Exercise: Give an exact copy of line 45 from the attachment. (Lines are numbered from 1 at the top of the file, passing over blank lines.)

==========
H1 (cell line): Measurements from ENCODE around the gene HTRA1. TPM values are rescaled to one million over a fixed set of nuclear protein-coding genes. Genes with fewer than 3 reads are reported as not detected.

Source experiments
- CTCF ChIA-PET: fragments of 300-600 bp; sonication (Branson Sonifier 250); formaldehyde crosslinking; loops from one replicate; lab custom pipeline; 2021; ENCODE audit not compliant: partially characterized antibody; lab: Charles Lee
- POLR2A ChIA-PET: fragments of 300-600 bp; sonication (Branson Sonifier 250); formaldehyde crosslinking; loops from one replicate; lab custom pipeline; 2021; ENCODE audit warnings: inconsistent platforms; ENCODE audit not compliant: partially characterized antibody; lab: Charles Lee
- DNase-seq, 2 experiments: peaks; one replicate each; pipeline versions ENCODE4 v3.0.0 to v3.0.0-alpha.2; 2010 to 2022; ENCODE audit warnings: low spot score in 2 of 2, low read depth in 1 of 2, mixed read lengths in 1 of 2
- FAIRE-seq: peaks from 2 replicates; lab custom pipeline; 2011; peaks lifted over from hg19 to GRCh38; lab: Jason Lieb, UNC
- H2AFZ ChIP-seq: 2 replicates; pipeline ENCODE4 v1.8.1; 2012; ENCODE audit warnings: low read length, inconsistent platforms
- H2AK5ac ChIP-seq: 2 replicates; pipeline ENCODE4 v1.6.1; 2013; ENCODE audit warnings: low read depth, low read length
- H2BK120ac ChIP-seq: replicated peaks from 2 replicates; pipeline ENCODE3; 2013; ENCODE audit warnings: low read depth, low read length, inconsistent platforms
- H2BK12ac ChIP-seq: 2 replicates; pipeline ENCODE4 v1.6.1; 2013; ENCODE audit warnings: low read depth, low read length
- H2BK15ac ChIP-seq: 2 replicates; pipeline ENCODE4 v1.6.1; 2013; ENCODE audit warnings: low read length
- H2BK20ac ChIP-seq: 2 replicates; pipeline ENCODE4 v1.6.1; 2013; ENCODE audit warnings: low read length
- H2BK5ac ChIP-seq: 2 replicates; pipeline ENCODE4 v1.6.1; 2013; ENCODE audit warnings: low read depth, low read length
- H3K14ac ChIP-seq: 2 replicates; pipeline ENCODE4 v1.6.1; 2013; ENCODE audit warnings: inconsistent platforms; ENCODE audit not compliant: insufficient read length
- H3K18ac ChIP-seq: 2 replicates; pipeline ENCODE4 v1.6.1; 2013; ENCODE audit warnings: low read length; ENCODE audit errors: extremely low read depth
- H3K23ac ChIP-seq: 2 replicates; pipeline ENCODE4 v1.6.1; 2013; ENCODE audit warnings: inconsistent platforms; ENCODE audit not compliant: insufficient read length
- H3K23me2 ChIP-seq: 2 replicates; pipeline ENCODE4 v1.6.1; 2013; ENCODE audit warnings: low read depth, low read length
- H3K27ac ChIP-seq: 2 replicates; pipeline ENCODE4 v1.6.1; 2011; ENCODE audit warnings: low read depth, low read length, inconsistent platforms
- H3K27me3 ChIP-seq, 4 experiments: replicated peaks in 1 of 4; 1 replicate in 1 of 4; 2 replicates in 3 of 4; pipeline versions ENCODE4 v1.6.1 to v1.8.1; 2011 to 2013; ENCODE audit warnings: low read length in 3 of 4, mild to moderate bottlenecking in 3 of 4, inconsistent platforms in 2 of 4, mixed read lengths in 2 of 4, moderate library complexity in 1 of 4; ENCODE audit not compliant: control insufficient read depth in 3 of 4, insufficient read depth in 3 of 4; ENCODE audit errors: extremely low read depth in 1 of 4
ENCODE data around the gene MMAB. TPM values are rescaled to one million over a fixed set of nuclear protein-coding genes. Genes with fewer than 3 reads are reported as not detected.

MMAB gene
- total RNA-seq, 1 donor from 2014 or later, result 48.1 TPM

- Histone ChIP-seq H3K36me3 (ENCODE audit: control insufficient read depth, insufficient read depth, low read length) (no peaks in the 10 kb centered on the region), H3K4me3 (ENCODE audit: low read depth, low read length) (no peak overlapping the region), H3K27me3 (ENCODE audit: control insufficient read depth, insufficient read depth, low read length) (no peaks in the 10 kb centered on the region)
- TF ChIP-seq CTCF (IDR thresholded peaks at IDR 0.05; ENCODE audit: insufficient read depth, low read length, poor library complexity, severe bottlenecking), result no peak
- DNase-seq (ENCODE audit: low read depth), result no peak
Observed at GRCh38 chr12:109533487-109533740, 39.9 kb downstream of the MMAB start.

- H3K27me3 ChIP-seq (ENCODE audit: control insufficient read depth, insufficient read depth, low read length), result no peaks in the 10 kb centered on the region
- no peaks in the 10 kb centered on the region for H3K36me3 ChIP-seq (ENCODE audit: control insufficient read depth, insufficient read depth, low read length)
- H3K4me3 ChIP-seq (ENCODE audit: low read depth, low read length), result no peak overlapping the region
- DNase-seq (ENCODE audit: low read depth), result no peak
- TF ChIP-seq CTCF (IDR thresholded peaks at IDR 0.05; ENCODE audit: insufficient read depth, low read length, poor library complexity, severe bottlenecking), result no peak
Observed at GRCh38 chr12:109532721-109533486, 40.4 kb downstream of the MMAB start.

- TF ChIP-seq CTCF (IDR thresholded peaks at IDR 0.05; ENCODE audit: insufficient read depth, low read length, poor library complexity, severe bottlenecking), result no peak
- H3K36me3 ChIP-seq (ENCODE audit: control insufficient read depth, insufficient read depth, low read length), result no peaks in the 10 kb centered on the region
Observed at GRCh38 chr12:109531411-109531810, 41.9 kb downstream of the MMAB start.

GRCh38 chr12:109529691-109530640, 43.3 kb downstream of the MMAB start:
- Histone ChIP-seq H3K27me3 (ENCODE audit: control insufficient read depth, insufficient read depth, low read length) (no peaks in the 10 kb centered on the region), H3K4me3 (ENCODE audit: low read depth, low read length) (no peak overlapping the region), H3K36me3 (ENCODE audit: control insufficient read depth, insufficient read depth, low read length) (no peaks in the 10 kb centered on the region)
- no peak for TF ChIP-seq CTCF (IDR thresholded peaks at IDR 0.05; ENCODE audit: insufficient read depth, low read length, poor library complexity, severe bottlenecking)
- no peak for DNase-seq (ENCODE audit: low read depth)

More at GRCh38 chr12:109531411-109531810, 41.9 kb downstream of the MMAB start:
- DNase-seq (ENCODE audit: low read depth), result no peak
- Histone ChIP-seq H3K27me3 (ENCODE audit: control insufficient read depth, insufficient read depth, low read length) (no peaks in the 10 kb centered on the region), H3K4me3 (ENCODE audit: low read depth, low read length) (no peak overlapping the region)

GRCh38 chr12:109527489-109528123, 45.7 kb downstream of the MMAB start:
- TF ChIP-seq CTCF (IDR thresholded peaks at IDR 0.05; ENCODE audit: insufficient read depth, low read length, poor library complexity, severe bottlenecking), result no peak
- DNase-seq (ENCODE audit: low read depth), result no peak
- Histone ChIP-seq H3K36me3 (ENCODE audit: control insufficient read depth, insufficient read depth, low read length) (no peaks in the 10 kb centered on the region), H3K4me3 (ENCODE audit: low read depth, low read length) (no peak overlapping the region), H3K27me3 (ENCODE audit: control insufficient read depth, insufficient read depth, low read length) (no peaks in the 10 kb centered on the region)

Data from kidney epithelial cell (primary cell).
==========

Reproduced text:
- DNase-seq (ENCODE audit: low read depth), result no peak